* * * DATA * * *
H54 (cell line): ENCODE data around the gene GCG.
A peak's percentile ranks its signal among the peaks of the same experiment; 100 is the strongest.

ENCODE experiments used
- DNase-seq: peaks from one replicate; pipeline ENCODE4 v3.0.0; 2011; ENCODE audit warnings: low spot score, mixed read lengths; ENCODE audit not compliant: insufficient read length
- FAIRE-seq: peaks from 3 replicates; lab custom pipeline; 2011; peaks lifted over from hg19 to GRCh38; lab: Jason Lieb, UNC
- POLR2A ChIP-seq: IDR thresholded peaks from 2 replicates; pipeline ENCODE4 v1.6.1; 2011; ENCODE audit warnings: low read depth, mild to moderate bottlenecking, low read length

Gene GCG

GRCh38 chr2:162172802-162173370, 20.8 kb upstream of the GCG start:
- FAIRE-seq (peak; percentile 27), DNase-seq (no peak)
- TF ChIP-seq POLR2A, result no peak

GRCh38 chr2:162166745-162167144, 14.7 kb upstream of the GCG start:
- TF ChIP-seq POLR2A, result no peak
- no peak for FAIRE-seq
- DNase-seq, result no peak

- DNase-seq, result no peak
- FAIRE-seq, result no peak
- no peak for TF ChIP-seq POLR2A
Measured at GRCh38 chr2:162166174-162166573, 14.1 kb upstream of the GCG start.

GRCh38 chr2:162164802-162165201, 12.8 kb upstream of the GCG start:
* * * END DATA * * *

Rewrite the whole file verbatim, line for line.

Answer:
H54 (cell line): ENCODE data around the gene GCG.
A peak's percentile ranks its signal among the peaks of the same experiment; 100 is the strongest.

ENCODE experiments used
- DNase-seq: peaks from one replicate; pipeline ENCODE4 v3.0.0; 2011; ENCODE audit warnings: low spot score, mixed read lengths; ENCODE audit not compliant: insufficient read length
- FAIRE-seq: peaks from 3 replicates; lab custom pipeline; 2011; peaks lifted over from hg19 to GRCh38; lab: Jason Lieb, UNC
- POLR2A ChIP-seq: IDR thresholded peaks from 2 replicates; pipeline ENCODE4 v1.6.1; 2011; ENCODE audit warnings: low read depth, mild to moderate bottlenecking, low read length

Gene GCG

GRCh38 chr2:162172802-162173370, 20.8 kb upstream of the GCG start:
- FAIRE-seq (peak; percentile 27), DNase-seq (no peak)
- TF ChIP-seq POLR2A, result no peak

GRCh38 chr2:162166745-162167144, 14.7 kb upstream of the GCG start:
- TF ChIP-seq POLR2A, result no peak
- no peak for FAIRE-seq
- DNase-seq, result no peak

- DNase-seq, result no peak
- FAIRE-seq, result no peak
- no peak for TF ChIP-seq POLR2A
Measured at GRCh38 chr2:162166174-162166573, 14.1 kb upstream of the GCG start.

GRCh38 chr2:162164802-162165201, 12.8 kb upstream of the GCG start: